The DRC is rich with art history. The traditional arts include mask-making and sculptures both made from wood as well as textiles and woven arts that go back centuries. The art from Kuba culture is probably the most famous as far as traditional arts go. Their famous masks and other carved objects (wine cups, cosmetic boxes, etc) were made of wood, straw, and other natural materials. Another key characteristic is their geometric designs and elaborate decorations from beads and shells. It’s often attributed to the Kuba that there isn’t a surface that isn’t decorated. Another characteristic (that I think is also indicative of other cultures in this area of Africa) is the red powder made from ground cam wood. They often thought the color red was symbolic for beauty and used it in mask-making as well as painting their bodies with it for ceremonies, important dances, and burial rites.
The capital city of Kinshasa has the only art academy at the university level in the central Africa region. And out of this, many artists teach courses or got their start there (or perhaps both). Some of the famous contemporary artists from the Democratic Republic of the Congo include painters such as Chéri Samba, Lema Kusa, Roger Botembe, Nshole, Henri Kalama Akulez, Mavinga, and Claudy Khan. Bodys Isek Kingelez made his mark in cardboard sculptures; other sculptures include Alfred Liyolo and Freddy Tsimba.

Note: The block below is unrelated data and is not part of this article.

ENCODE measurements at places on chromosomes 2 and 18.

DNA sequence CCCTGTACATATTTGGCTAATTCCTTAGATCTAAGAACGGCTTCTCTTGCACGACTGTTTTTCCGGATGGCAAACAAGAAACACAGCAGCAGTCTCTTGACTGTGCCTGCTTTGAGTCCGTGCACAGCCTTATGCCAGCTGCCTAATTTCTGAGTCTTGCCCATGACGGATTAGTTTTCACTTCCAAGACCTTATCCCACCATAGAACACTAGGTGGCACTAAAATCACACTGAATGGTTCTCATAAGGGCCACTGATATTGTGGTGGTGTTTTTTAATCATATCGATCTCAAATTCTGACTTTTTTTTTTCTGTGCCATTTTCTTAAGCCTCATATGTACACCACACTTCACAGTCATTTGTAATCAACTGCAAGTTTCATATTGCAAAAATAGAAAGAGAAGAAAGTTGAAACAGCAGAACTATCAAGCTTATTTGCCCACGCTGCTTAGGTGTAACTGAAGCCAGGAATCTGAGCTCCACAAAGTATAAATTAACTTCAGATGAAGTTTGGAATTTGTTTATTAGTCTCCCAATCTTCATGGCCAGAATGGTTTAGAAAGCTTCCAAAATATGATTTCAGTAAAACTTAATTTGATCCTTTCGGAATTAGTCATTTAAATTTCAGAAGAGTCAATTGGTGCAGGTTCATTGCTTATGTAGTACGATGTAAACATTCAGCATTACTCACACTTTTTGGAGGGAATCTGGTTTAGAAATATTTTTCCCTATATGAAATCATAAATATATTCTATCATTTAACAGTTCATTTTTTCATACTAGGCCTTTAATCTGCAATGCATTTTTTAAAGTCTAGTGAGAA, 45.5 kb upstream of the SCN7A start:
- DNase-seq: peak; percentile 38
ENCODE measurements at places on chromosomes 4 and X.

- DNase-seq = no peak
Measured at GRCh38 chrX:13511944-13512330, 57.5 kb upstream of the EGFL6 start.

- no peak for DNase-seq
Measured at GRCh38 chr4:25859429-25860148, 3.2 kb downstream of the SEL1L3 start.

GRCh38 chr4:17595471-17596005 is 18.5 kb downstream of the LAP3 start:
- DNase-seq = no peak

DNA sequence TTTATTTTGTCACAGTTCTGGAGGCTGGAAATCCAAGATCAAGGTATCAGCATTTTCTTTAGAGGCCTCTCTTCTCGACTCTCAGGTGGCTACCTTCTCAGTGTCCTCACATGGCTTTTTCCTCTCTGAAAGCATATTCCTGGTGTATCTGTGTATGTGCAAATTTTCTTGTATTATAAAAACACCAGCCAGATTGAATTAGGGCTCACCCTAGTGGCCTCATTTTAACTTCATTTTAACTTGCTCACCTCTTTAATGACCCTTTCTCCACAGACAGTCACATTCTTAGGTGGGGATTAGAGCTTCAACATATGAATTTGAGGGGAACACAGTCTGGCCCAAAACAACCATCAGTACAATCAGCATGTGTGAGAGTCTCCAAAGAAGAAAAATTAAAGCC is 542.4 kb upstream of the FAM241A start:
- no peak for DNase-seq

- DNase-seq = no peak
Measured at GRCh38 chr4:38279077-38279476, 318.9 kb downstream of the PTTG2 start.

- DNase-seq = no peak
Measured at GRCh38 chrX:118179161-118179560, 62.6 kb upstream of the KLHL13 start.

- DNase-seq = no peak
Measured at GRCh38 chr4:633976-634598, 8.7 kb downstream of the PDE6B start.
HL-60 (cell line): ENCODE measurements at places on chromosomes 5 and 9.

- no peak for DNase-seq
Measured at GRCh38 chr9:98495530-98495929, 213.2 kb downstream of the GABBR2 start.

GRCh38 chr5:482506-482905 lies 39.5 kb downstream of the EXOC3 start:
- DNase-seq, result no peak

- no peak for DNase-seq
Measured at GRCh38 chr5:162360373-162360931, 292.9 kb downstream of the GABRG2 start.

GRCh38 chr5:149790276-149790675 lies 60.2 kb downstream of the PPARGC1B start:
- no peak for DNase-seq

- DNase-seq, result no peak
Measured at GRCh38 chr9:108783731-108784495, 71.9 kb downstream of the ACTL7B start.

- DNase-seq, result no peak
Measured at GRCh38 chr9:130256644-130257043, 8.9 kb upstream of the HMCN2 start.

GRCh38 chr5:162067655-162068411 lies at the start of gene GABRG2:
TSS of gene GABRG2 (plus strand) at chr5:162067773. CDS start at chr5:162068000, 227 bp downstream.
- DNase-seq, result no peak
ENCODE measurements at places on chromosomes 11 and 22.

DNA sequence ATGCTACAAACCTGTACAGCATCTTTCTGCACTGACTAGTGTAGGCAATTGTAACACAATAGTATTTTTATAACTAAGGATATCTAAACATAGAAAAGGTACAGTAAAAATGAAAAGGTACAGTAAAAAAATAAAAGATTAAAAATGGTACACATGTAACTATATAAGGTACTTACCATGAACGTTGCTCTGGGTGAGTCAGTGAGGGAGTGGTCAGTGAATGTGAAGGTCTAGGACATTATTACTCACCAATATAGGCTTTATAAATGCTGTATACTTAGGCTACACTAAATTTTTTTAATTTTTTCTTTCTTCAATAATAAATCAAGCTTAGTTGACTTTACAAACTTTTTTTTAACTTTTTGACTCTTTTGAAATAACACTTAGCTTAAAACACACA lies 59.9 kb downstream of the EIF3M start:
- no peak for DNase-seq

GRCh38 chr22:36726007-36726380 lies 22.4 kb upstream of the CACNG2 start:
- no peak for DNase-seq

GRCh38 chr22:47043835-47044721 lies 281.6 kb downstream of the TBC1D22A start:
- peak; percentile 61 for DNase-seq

|by Bodys Isek Kingelez|
The literature of the Democratic Republic of the Congo is for the most part written in the French language. One thing that I noticed is the number of female novelists, journalists, playwrights, and poets there are in the DRC. Clémentine Nzuji is considered the first female writer and poet, emerging right after the country declared independence. She helped pave the way for other female writers such as Léonie Abo, Amba Bongo, Maguy Kabamba (who taught French at a high school in Texas for a while), Kavidi Wivine N’Landu, and Kabika Tshilolo. V.Y. Mudimbe is a professor and author of poems and essays on African culture. Sony Lab’ou Tansi was a playwright, poet, and novelist who was the recipient of several awards. He died at the age of 47 from AIDS. I also noticed that several of these writers were educated and have/are teaching at the University of Lovanium, a Catholic Jesuit university in Kinshasa.
The DRC also has a cinema scene. It’s not really that big, per se, but it exists. Years of civil war have put a lot of production on hold for long stretches of time. The first major full-length film produced here was called La Vie est Belle (1987) and directed by Mwezé Ngangura. Léonie Abo’s autobiography Une Femme du Congo also was made into a film.
Up next: music and dance